For two decades, complaints filed by women alleging pregnancy discrimination at work have increased. Complaints have reached their highest level yet, which demonstrates the extent of the problem and growing awareness among women in Arizona about their legal rights. The Pregnancy Discrimination Act of 1978 applies to employers who have at least 15 employees. The law prohibits discrimination because of pregnancy, childbirth or related medical conditions. The hiring process falls under the purview of these protections as well.
Despite the presence of the law, many employers routinely mistreat pregnant employees and mothers. Multiple studies have documented the pay losses experienced by women following the birth of children. Statistically, each additional birth reduces hourly wages for women by 4 percent. A law professor described it as the maternal wall, and it generally affects women’s careers before the glass ceiling creates a barrier.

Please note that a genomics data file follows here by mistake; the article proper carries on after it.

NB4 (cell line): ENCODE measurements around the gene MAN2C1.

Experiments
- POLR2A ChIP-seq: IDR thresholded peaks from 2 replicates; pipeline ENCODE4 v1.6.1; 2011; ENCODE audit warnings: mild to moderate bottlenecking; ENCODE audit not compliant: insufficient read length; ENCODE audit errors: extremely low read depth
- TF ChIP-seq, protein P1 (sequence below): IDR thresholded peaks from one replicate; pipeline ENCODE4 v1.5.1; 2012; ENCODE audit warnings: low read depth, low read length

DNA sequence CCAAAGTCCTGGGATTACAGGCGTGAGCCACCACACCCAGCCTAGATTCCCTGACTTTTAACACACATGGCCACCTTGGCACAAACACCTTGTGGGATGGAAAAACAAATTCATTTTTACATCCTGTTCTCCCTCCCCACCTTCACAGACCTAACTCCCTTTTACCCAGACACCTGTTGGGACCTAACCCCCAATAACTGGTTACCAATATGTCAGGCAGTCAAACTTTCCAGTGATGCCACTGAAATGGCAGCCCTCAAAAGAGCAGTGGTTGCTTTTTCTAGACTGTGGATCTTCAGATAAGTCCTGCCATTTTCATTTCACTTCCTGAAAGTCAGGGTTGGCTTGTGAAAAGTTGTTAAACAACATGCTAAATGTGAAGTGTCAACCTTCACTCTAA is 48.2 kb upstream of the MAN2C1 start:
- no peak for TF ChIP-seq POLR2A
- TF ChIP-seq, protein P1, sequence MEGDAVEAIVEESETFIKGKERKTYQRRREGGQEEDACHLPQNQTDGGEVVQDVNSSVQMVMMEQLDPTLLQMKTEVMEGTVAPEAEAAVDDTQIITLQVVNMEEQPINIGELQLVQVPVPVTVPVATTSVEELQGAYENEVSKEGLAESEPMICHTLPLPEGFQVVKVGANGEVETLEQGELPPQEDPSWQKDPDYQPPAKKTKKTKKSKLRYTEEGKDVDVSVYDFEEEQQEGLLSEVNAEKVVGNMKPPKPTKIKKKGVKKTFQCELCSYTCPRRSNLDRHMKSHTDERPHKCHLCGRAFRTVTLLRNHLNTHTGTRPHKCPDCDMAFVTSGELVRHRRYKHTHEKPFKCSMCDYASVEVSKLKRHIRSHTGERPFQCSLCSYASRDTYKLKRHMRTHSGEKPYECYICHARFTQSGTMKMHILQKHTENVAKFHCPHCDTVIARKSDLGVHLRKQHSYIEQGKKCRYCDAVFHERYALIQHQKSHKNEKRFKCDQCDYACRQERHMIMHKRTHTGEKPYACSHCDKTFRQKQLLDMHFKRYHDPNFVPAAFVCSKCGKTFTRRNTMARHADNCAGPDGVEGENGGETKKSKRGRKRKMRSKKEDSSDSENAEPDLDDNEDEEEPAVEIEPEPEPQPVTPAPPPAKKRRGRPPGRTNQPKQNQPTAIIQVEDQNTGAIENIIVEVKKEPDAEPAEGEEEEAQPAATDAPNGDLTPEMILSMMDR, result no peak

Many large companies pass over expecting mothers for promotions, and if they come back to work from maternity leave, they often face dismissal if they complain about mistreatment. Other examples of discrimination include denying pregnant women extra bathroom breaks or insisting that they continue to lift heavy loads. These actions violate the law, which states that pregnant people should be accommodated like temporarily disabled employees.
Pregnancy discrimination represents one form of workplace discrimination. A person treated unfairly at work or denied work because of pregnancy, childbirth, race, age, sex, disability or religion could discuss the problem with an attorney. After evaluating the case, an attorney might prepare a complaint to the Equal Employment Opportunity Commission and communicate the complaint to the employer. During the ensuing discussions about a settlement, an attorney may advocate for the person’s needs. If the employer denies wrongdoing, then an attorney might present the case in court.